Welcome to Elephant Notes . . . our periodic take on some of the ideas, issues, and news impacting parents, children, and reading.
It’s a great find when you stumble across a book that MUST be read aloud to young children. We were so happy when The Snatchabook crossed our desk. Written by Helen Docherty, and illustrated by her husband, Thomas Docherty, The Snatchabook‘s rhyming text and beautiful watercolor characters is a must for your home library.
It’s bedtime in Burrow Down and the woodland animals are ready for their bedtime story, but books are mysteriously disappearing. Wide-eyed, little bunny, Eliza Brown, decides to stay awake and catch the book thief herself. It turns out the books are being taken by a little creature called the Snatchabook, who has no one to read him a bedtime story. There’s a happy ending to this sweet tale which is all about books and the joy of reading!
You were a teacher and film producer before becoming a children’s book author. What made you decide to write your first book?
I’ve always loved books and my childhood ambition was to be an author; I spent many happy hours writing and illustrating stories which I made into little books. I also made a long series of monthly magazines for witches, called WHOOSH. So, I suppose you could say that I wrote my first book when I was six (although I wouldn’t actually see one published until I was much older!). I loved my work as a teacher and (briefly) in film, but when I met my husband (the author and illustrator Thomas Docherty) my desire to write children’s books was rekindled. We co-wrote a book called Ruby Nettleship and the Ice Lolly Adventure, which was published in 2010. Tom encouraged me to try writing stories of my own, and that’s how I came to write The Snatchabook.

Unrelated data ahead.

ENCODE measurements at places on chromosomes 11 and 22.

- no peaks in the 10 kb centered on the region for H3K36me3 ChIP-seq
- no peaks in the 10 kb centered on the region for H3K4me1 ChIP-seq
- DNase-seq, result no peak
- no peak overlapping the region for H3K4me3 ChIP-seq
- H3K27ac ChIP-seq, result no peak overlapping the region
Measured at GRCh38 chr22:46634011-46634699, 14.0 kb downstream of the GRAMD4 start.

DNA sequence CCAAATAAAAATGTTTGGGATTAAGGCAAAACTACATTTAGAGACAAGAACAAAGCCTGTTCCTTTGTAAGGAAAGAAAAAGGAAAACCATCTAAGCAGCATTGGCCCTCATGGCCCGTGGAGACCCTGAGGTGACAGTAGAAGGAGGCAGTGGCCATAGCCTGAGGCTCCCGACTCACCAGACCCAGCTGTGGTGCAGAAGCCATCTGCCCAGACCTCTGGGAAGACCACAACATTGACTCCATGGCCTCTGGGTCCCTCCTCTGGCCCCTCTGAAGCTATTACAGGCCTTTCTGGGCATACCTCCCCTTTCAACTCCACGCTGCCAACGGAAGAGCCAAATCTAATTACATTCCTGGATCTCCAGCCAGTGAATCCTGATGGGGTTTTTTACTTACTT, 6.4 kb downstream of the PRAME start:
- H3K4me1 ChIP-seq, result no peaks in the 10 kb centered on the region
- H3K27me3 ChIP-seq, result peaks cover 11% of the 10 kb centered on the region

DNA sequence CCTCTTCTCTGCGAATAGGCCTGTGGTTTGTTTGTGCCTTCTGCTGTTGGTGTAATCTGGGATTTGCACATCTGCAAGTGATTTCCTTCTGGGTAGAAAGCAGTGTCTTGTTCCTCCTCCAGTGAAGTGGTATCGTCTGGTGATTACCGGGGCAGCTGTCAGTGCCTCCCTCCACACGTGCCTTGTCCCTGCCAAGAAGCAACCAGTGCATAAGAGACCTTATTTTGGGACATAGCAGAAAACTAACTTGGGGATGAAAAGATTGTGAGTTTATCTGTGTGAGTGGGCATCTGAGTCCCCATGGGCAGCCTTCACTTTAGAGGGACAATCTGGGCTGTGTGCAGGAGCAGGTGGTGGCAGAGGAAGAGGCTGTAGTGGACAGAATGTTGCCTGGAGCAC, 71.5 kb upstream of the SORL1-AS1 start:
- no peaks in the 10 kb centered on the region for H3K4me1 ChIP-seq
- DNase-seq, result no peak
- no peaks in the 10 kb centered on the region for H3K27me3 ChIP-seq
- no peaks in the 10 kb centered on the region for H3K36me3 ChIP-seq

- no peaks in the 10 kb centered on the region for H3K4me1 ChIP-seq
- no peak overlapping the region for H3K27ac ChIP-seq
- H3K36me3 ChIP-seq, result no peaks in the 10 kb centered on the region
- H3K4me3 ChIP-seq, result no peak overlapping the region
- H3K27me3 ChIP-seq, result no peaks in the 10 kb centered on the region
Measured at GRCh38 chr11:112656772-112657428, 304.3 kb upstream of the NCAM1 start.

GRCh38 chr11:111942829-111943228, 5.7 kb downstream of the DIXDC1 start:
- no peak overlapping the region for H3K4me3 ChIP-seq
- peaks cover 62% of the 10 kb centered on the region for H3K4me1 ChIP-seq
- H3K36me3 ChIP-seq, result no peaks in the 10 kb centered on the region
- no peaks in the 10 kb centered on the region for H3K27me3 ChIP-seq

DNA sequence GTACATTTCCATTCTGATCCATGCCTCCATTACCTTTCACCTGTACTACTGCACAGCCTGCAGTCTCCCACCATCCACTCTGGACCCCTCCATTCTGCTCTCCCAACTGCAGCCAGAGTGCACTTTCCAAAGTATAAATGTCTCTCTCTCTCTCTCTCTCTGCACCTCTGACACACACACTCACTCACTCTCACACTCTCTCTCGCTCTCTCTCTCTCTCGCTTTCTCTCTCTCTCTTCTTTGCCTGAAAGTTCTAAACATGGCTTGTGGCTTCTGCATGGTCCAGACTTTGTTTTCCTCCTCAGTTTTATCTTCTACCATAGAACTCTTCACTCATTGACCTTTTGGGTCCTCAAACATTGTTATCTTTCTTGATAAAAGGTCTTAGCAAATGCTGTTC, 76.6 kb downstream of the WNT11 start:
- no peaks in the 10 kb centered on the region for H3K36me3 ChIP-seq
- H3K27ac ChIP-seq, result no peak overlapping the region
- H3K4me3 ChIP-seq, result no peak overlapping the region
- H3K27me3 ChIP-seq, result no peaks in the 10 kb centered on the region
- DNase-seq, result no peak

The story is unique….books keep disappearing and a determined little rabbit named Eliza Brown figures out who (or should we say what?) has been taking them. What was the inspiration for The Snatchabook?
I remember very clearly the day that the idea for The Snatchabook came to me. I’d been trying – and failing – to come up with a good idea for a story all day, when suddenly the words ‘book thief’ popped into my head, followed by the image of a creature who steals all the bedtime stories. I knew immediately that I was onto something. At the time, our daughters were three and one, and reading to them was a very important part of my daily routine (it still is, all these years on!). On a subliminal level, I’m sure The Grinch Who Stole Christmas by the great Dr. Seuss was another inspiration.
We loved the rhyming text. It’s a book that must be read aloud. Was this always the plan or did it develop as you wrote the story?
I had never actually attempted to write a story in rhyme before, but somehow it felt like the right thing to do. At first, I toyed with calling the book thief the Booksnatcher, but that sounded quite menacing, and I’d quickly realised that he was a small, harmless creature who just needed someone to read to him. I switched the words around to create the Snatchabook, which conveniently rhymed with other words, like ‘look’. I quickly discovered that I loved the challenge of writing in rhyme, and I’ve never looked back.
It’s very clever how you wrote a story about catching a book thief that isn’t really scary at all. Suspenseful maybe, but not scary. Was this intentional?
Obviously when you’re writing for a very young audience you don’t want to scare them, but you need enough jeopardy and suspense to keep them hooked. When I work with school children, I get them to act out the parts of both Eliza Brown and the Snatchabook, and to talk about how they feel in key moments in the story. They always get very involved in the drama of the narrative! I think children love feeling a little bit scared, especially when they know there’s going to be a happy resolution. Picture books are a great way for young children to explore emotions, and they can also help to promote empathy.
The illustrations are amazing in the book. They build excitement right from the beginning, because we only get to see a glimpse of the Snatchabook’s silhouette. It surprised us (but we loved it) to learn your husband, Thomas Docherty, is the illustrator. How early in the process of writing the book did you bring him in? How much say did you have with the artwork?